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Fixed mortgage rates continue to rise in 2023

Fixed mortgage rates surge again, pushing rates under 5% to the brink

Fixed mortgage rates are once again on the rise, with rates under 5% quickly becoming a distant memory.

Many lenders, including a number of the Big 6 banks, started hiking rates earlier this week following fresh highs in the Government of Canada bond yield, which typically leads fixed mortgage rates.

On Monday, the 5-year bond yield closed at 3.76%. It then reached an intraday high of 3.84% on Tuesday, approaching highs last seen in November.

Fixed-rate hikes have been widespread among brokerages, monoline lenders and the big banks, with all terms being impacted.

The lowest nationally available deep-discount fixed mortgage rates have surged between 15 and 35 bps since the beginning of the month, according to data from That jump has largely mirrored the 25-bps rate hike for variable-rate borrowers, which came as a result of the Bank of Canada‘s quarter-point rate hike last week.

Posted rates at the Big 6 banks have also been rising. The lowest high-ratio 5-year fixed posted rate, which was available from TD Bank earlier this month, has since jumped by 30 basis points to 5.19%.

“Today’s fixed mortgage rates now reflect the higher-for-longer view,” Integrated Mortgage Planners broker Dave Larock wrote in his latest blog post. “For now, the bond market has capitulated to the BoC.”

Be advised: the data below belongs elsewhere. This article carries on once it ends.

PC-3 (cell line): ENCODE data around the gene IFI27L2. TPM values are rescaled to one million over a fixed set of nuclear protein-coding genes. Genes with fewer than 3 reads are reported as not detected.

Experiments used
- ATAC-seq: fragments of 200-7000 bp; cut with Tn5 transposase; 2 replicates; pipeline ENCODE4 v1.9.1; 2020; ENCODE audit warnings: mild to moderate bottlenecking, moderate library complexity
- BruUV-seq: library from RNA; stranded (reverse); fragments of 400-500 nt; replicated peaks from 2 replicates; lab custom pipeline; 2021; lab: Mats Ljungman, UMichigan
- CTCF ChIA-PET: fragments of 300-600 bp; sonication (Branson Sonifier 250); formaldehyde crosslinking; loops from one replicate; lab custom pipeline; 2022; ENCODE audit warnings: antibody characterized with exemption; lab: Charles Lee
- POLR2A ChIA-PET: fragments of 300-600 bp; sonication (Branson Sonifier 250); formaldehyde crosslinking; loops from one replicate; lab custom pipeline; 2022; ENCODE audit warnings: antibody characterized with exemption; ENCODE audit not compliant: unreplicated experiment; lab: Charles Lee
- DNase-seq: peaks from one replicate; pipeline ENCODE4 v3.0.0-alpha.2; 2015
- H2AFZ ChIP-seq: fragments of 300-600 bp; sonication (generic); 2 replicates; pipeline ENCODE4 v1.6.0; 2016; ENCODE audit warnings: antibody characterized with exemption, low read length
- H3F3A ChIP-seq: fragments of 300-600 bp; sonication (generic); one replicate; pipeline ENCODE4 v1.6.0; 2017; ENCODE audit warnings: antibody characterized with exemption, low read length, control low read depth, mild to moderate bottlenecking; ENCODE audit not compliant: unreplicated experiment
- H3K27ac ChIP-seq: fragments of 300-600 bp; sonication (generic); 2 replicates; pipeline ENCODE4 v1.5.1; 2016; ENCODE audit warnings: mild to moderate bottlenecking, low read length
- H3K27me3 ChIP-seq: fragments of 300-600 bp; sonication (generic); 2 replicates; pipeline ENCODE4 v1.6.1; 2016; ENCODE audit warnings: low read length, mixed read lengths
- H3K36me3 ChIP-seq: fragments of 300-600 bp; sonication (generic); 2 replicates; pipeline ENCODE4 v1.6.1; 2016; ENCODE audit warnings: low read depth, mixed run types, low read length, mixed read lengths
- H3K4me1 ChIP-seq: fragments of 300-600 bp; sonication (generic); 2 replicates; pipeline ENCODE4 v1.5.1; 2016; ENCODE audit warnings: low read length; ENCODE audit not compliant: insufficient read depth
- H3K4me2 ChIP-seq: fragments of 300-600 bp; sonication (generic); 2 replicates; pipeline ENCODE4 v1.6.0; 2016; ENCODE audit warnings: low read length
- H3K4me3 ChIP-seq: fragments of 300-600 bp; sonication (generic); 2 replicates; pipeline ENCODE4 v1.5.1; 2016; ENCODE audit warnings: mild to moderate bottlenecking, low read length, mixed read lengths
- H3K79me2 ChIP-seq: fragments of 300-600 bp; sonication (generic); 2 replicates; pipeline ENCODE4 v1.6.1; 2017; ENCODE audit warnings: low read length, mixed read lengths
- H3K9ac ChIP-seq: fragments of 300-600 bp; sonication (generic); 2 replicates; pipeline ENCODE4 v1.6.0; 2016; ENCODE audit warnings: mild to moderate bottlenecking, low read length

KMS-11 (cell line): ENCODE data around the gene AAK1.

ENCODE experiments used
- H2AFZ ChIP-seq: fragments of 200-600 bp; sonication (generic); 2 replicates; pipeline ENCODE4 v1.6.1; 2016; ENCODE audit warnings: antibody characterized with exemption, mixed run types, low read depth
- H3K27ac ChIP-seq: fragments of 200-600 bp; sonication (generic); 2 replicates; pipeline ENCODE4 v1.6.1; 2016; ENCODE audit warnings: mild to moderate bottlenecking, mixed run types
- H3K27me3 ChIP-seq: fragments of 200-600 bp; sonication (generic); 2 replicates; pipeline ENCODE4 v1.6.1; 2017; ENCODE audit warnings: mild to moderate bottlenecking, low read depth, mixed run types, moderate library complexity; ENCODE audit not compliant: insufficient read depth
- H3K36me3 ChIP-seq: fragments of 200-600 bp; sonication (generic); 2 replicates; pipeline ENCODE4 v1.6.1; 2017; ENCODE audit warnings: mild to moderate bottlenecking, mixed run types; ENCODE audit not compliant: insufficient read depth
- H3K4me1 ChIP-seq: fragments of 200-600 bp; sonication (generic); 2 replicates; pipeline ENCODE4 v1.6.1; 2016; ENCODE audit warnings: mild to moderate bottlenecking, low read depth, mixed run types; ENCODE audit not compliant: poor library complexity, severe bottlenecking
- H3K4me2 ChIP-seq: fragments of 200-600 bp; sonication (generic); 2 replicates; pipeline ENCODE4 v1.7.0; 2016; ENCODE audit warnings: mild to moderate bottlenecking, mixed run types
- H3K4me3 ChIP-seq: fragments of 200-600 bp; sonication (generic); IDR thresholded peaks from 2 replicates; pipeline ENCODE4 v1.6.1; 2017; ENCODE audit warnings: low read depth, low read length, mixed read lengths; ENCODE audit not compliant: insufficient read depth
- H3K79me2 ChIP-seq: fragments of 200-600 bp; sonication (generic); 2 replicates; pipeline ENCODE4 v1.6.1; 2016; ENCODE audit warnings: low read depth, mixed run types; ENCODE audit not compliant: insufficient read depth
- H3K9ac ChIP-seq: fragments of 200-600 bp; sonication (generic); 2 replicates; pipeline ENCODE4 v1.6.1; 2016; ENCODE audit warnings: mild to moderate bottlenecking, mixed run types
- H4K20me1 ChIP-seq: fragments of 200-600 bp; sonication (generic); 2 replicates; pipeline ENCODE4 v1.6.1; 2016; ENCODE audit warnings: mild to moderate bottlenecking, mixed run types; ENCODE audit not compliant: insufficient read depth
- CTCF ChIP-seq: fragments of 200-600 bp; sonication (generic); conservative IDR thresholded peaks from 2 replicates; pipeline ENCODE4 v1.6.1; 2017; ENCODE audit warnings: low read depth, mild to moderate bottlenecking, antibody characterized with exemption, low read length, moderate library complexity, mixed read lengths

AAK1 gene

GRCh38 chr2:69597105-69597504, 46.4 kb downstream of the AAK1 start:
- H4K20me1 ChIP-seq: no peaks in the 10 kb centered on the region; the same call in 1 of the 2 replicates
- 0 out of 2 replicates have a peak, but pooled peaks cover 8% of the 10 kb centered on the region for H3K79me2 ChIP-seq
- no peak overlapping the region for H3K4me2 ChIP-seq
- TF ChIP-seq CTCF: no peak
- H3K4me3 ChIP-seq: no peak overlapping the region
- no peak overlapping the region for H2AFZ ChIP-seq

Markets are now pricing in at least one additional Bank of Canada rate hike, with the earliest rate cuts now not expected until summer 2024.

It’s a similar scenario south of the border, where additional rate hikes are now expected in spite of yesterday’s rate pause by the Federal Reserve. New projections there show that nine of the 18 Fed officials expect the benchmark rate to rise by another half a percentage point, while three officials believe it needs to move even higher.

“The recent spike in GoC bond yields now has them priced on the assumption that the BoC is likely to hike its policy rates again before the year is out,” Larock explained.

“In turn, that surge introduces the possibility of some near-term give-back (as is often the case after a big move),” he continued. “That should hold fixed mortgage rates steady at their new, higher levels for the time being.”

That is, unless bond yields make a run for the next resistance level, which is at around 4.00%, according to Ryan Sims, a TMG The Mortgage Group broker and former investment banker.

“I would think if we close above the 3.60% level tomorrow to end the week there is a pretty good chance it tries for the 4% range,” he told CMT.

Rates under 5% are quickly disappearing

The latest hikes have made fixed mortgage rates under 5% a dying breed, with just a handful of posted specials available for 4- and 5-year terms.

“Every rate will probably start with a 5, and some with a 6, by next week,” tweeted Ron Butler of Butler Mortgage.

He recommended that anyone in the market for a mortgage act to get a rate hold right away.

Sims agrees, calling fixed rates below 5% a “rare find.”

“I think it a person was to get one, they should jump on it,” he said. “By next week (assuming bond yields close the week where they are now), we will see more hikes to fixed mortgages rates—nothing major, but 5 and 10 and maybe 15 bps here and there.”

Despite high rates across the board for all terms, Larock said he believes the safest pick, “and who wants to aim for the middle of the fairway,” is a 3-year fixed.

While that may entail paying an above-market in the latter part of the term, he said it’s a trade-off some borrowers will be willing to make given the alternative options.

“The alternatives are even longer terms (which exacerbate that risk) or variable rates and shorter-term fixed rates (which seem to be rising inexorably),” he noted.